dinosaursandzombies:

theawkwardlifeofapsycho:

Why is this not taught universally.

the man is terrified haha!

(via perks-of-being-chinese)


endable:

how do people even put up with me like i cant even put up with me

(via seediest)



Galaxies.
Galaxies.

(via little-miss-tragedy)


shouldnt:

Different maturity levels masterpost

(via perks-of-being-chinese)


ladyxgaga:


Lady Gaga, the Perennially Ambitious Pop Star, Chats with The Times
Today, Lady Gaga tells me that she’s had to battle misogyny and sexism since trying to kickstart her music career in New York and Los Angeles. “Oh,” she sighs heavily, “I experienced a lot … I had really awful experiences with men in the studio. Made me very uncomfortable. I didn’t feel like I was being cherished for my vocal talents, but [was] seen more as someone to take advantage of.” Did people try and “take advantage” of her physically as well? “Yes. And I don’t have to elaborate. But I promise you that when women who are in the business that are young read this article, I hope [they understand] that you do not have to put up with that. And I hope to be an inspiration — that [if] you’re talented enough, you can work hard and achieve your dreams “It is very hard, this business. And there are a lot of sharks. And I wish to set a good example. That’s why I’m so honest about those things, ’cause I don’t want to give the impression that this was handed to me on a silver platter. It was certainly not like that,” she says with a snort.
It sounds like the answer would be obvious, but you never know with this compelling, contrary-Mary artist. So let’s ask the question: does Gaga call herself a feminist? And, if so, what does being a feminist mean to her? “Yes,” she replies firmly and immediately. “I’m certainly a feminist. A feminist to me is somebody that wishes to protect the integrity of women who are ambitious. A feminist in my opinion is somebody that regards that women have a strong intelligence and wisdom. That we are just as great as men — and some of us can be even better.” She namechecks author/poet/civil rights campaigner Maya Angelou. “I can’t imagine that this woman wasn’t greater than some of the men of her time. “I want to fight for the female performer, the female artist, the female musician,” she states firmly. “This is the type of feminist that I am: that women can be tremendous artists.”

Read the full, in-depth article over at PropaGaga.com

ladyxgaga:

Lady Gaga, the Perennially Ambitious Pop Star, Chats with The Times

Today, Lady Gaga tells me that she’s had to battle misogyny and sexism since trying to kickstart her music career in New York and Los Angeles. “Oh,” she sighs heavily, “I experienced a lot … I had really awful experiences with men in the studio. Made me very uncomfortable. I didn’t feel like I was being cherished for my vocal talents, but [was] seen more as someone to take advantage of.” Did people try and “take advantage” of her physically as well? “Yes. And I don’t have to elaborate. But I promise you that when women who are in the business that are young read this article, I hope [they understand] that you do not have to put up with that. And I hope to be an inspiration — that [if] you’re talented enough, you can work hard and achieve your dreams “It is very hard, this business. And there are a lot of sharks. And I wish to set a good example. That’s why I’m so honest about those things, ’cause I don’t want to give the impression that this was handed to me on a silver platter. It was certainly not like that,” she says with a snort.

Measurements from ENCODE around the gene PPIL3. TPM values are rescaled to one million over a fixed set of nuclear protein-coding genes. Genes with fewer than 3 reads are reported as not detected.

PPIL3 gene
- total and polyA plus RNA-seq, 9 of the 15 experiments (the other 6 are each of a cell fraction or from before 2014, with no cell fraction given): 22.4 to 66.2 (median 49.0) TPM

It sounds like the answer would be obvious, but you never know with this compelling, contrary-Mary artist. So let’s ask the question: does Gaga call herself a feminist? And, if so, what does being a feminist mean to her? “Yes,” she replies firmly and immediately. “I’m certainly a feminist. A feminist to me is somebody that wishes to protect the integrity of women who are ambitious. A feminist in my opinion is somebody that regards that women have a strong intelligence and wisdom. That we are just as great as men — and some of us can be even better.” She namechecks author/poet/civil rights campaigner Maya Angelou. “I can’t imagine that this woman wasn’t greater than some of the men of her time. “I want to fight for the female performer, the female artist, the female musician,” she states firmly. “This is the type of feminist that I am: that women can be tremendous artists.”

Read the full, in-depth article over at PropaGaga.com


theboifromvenus:

This is such an amazing, creative and proactive approach towards negativity. I’m re-blogging this as I can be applied to any one’s life and struggle.

(via onefitmodel)


alicesadventuresintherye:

Sometimes I’m Ernie. Sometimes I’m Bert.

(via alrightalrightalrightalyssa)



beautifulpicturesofhealthyfood:

Slow Cooked Apple Pie Oatmeal…RECIPE


(via egberts)




Monologue

attemptstowrite:

I know my thoughts are nothing
more than a reflection of sound,
acoustics in the silence,
echoes that bounce back to me.

I know my thoughts are nothing
more than sentences stuttered,
words clumsily strung together,
awkward alphabets.

So these thoughts
I will not speak nor write
because they mean so little
and you mean too much
for them to ever be enough.

Monologue, Eleanor J. Ong

(via eletheowl)


buzzfeed:

Important reminder: Everyone on the internet is a real person.

Go read this. It’s really important.

Be kind to one another.

(via humorstop)